Three Billboards Outside of Ebbing Missouri DVD review

The social satire and champion of the people film is released to DVD…if not an Oscar for best picture its the least they could do. Ebbing, Missouri is as quiet and calm a place as could be imagined from the outside. Then three abandoned billboards have signs erected: “RAPED WHILE DYING”, “STILL NO ARRESTS?”, and “HOW COME, CHIEF WILLOUGHBY?”. Mildred Hayes (Frances McDormand) has had them put there. She is grieving the rape and murder of her teenage daughter, Angela. Seven months without a lead on the case and she has broken. Chief Bill Willoughby (Woody Harrelson) and Officer Jason Dixon (Sam Rockwell), the latter being a racist and a violent alcoholic and the former is dying from terminal pancreatic cancer. This sets up a major antagonistic relationship.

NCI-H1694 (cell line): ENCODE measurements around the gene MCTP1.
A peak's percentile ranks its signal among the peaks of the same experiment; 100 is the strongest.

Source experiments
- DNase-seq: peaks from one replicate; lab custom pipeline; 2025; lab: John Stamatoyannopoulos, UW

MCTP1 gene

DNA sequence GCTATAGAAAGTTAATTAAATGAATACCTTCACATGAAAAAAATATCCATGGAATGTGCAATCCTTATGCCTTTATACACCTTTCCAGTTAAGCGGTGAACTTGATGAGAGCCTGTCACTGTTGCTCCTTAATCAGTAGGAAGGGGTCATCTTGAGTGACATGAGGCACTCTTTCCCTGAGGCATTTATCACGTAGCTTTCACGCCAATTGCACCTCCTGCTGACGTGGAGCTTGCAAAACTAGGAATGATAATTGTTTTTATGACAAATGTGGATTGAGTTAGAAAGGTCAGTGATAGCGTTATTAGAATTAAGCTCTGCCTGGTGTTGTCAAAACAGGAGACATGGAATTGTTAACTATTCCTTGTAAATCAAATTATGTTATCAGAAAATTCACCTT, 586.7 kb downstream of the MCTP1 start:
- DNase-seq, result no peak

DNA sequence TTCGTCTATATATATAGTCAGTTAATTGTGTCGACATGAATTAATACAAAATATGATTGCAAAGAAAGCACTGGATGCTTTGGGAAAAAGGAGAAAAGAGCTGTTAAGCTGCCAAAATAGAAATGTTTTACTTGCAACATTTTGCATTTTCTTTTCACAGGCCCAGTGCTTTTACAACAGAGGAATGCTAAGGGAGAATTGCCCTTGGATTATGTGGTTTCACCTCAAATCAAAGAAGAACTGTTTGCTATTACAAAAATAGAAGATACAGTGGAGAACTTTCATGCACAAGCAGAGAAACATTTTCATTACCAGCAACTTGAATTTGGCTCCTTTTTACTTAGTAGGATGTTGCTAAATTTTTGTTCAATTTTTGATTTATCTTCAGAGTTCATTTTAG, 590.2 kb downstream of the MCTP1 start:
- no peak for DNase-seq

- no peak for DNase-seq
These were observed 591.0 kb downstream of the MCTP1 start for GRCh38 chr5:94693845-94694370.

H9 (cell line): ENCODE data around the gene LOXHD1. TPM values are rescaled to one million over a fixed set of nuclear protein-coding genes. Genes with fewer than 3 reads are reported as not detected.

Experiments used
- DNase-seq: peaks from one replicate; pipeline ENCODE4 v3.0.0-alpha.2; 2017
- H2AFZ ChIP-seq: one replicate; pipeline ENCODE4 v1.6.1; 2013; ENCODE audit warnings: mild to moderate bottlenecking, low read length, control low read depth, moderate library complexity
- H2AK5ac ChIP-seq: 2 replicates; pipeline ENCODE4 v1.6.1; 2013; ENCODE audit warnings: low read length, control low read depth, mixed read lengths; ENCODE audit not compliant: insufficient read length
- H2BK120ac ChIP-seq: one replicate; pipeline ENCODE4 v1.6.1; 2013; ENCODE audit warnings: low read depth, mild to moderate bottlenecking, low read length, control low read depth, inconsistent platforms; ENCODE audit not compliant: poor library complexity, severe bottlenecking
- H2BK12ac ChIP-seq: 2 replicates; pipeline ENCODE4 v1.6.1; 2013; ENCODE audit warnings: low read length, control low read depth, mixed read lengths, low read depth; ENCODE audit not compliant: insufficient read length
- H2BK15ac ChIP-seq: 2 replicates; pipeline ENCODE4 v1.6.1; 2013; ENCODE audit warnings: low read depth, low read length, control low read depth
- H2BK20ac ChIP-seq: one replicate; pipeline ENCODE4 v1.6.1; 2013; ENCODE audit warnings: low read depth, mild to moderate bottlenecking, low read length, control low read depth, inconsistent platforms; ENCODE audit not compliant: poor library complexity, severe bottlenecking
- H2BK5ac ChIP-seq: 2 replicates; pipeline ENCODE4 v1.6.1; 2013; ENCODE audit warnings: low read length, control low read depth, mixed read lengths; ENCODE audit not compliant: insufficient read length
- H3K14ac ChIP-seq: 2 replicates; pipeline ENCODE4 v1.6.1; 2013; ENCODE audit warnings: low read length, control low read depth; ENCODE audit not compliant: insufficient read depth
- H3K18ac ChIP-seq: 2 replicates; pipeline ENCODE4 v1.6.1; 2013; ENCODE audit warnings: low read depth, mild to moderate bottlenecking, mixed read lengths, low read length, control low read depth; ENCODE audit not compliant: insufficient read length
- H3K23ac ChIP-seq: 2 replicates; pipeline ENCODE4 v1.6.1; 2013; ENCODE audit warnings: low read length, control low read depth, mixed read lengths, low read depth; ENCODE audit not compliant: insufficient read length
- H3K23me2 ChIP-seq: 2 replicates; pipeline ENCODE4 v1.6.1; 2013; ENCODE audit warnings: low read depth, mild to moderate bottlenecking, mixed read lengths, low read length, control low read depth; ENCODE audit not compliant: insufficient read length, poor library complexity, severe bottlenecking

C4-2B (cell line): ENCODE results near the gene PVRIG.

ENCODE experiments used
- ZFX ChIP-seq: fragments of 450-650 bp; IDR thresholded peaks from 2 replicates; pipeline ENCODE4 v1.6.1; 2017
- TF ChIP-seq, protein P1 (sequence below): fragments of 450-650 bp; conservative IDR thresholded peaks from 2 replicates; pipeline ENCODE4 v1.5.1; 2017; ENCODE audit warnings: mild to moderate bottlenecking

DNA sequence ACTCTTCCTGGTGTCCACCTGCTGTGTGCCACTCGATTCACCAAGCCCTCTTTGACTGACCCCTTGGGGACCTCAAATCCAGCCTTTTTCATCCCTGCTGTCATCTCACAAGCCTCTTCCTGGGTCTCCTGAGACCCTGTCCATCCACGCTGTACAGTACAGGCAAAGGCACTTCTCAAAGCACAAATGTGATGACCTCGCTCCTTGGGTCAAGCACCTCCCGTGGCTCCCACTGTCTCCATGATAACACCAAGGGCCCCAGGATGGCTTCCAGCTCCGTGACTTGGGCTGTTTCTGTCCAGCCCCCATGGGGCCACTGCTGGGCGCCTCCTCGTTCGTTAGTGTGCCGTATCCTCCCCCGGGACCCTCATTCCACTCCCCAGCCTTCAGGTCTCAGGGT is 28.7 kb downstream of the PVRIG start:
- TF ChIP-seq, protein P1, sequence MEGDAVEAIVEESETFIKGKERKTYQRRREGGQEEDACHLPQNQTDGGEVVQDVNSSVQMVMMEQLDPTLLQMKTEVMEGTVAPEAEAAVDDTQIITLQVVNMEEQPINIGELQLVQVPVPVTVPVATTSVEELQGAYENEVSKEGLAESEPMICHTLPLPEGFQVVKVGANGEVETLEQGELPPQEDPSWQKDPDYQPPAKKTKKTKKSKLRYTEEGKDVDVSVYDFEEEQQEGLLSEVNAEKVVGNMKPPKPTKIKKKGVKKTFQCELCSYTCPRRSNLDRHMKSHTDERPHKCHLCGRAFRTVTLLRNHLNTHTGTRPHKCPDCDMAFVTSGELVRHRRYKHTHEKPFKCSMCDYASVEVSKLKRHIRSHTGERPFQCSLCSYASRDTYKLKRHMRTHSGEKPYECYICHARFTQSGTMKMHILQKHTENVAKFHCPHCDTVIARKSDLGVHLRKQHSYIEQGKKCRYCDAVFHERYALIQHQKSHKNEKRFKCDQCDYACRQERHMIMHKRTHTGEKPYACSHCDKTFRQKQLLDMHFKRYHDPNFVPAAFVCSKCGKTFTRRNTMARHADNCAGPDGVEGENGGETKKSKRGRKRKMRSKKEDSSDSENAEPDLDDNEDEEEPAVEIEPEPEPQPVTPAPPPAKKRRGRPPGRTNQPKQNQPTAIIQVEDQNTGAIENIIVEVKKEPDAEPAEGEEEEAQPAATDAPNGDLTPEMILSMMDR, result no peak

I didn’t like In Bruges. It is a dull, self involved tale that would make any film wannabe excited. I really,  really liked Seven Psychopaths however. It is a nuanced and clever swipe at self involved people. Martin McDonagh 3 Billboards is a strange beast compared to these. It is a film that is unchained from conventions.The script often seems to disconnect events into individual moments that are built around a fixed motif, those three red billboards. Feels like a political film that wants to promote personal action. Spikes and slices like a satirical mantra about the position of American society and America the ideal. All this stands aside when the central story (that is primarily a film about redemption). because it works best as an emotional drama. You lose nothing in positioning it that way. Even within the series of events that are disassociated, you never stop feeling connected to the cast. Macdormand for instances plays an irritating, vengeful woman but her emotional state never fails to connect to us. We feel her pain and frustration. Director McDonagh seems to have also peopled the film with actors that understand how to resonant emotional or empathetic qualities.  3 Billboards has revenge, isolation, comedy and indifference. It also has to be watched…

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